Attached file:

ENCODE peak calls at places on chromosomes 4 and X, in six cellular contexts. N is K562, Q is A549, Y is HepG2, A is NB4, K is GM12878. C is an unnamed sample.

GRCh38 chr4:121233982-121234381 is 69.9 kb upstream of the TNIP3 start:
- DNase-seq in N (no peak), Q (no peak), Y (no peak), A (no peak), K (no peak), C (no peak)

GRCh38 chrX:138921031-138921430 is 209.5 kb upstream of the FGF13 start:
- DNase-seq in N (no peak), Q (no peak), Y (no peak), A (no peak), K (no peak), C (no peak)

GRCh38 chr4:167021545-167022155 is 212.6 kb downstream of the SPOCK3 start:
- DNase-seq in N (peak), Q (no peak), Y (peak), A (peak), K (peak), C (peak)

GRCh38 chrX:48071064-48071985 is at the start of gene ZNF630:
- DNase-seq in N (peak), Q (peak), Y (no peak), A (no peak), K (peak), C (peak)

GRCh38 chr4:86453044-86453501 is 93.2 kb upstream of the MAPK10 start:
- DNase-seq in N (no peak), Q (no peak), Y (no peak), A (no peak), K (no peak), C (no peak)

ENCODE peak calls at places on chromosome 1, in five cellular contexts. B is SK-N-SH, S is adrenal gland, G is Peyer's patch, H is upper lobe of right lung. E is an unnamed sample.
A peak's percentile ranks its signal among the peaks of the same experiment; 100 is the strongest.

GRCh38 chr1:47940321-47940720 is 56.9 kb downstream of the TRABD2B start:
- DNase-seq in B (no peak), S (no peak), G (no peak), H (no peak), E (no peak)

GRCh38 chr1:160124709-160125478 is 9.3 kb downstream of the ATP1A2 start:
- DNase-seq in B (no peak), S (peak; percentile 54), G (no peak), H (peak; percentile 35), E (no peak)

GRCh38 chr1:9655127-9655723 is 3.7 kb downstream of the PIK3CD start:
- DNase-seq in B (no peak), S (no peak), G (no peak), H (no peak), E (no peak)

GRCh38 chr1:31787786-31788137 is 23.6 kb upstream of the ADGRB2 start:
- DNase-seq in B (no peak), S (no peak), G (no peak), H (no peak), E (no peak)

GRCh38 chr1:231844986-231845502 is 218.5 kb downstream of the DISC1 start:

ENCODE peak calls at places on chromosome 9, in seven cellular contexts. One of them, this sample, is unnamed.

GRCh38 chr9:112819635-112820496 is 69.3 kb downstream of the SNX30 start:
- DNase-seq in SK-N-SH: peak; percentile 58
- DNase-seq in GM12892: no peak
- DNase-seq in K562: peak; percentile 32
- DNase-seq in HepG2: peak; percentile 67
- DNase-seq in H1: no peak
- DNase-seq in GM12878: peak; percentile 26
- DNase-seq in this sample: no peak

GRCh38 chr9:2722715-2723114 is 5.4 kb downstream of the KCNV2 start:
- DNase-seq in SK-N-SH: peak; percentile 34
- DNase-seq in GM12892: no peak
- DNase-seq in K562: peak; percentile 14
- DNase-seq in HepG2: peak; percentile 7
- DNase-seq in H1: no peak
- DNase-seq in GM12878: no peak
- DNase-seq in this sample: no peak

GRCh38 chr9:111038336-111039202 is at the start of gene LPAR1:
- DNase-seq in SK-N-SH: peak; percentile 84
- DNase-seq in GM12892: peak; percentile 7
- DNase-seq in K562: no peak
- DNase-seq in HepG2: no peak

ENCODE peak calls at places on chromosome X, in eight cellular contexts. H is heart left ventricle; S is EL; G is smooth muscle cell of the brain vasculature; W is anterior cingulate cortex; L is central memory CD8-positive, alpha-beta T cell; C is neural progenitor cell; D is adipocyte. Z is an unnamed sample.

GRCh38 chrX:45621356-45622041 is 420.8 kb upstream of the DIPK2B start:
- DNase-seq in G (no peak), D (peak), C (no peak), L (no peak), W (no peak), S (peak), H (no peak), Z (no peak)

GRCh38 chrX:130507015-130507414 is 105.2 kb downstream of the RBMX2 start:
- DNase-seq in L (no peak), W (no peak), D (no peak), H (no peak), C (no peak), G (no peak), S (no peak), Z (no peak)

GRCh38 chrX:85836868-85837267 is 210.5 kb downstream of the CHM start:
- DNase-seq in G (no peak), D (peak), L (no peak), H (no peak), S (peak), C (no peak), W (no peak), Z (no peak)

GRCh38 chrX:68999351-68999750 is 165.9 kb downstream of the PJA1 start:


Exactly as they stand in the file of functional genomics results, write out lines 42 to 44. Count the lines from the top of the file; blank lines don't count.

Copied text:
- DNase-seq in GM12892: peak; percentile 7
- DNase-seq in K562: no peak
- DNase-seq in HepG2: no peak